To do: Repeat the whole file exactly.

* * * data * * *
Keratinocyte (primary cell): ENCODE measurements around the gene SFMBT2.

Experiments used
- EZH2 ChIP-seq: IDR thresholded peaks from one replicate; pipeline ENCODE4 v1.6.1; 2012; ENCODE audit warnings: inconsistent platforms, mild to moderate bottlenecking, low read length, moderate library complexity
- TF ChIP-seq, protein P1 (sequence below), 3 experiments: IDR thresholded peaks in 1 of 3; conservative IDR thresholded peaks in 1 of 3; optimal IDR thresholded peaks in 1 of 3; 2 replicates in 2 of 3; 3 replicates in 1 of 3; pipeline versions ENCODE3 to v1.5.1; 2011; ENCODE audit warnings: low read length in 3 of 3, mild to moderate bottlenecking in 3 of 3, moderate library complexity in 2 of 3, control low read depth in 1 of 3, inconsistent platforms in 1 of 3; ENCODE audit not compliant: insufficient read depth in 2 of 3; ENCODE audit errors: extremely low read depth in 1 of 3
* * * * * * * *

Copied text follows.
Keratinocyte (primary cell): ENCODE measurements around the gene SFMBT2.

Experiments used
- EZH2 ChIP-seq: IDR thresholded peaks from one replicate; pipeline ENCODE4 v1.6.1; 2012; ENCODE audit warnings: inconsistent platforms, mild to moderate bottlenecking, low read length, moderate library complexity
- TF ChIP-seq, protein P1 (sequence below), 3 experiments: IDR thresholded peaks in 1 of 3; conservative IDR thresholded peaks in 1 of 3; optimal IDR thresholded peaks in 1 of 3; 2 replicates in 2 of 3; 3 replicates in 1 of 3; pipeline versions ENCODE3 to v1.5.1; 2011; ENCODE audit warnings: low read length in 3 of 3, mild to moderate bottlenecking in 3 of 3, moderate library complexity in 2 of 3, control low read depth in 1 of 3, inconsistent platforms in 1 of 3; ENCODE audit not compliant: insufficient read depth in 2 of 3; ENCODE audit errors: extremely low read depth in 1 of 3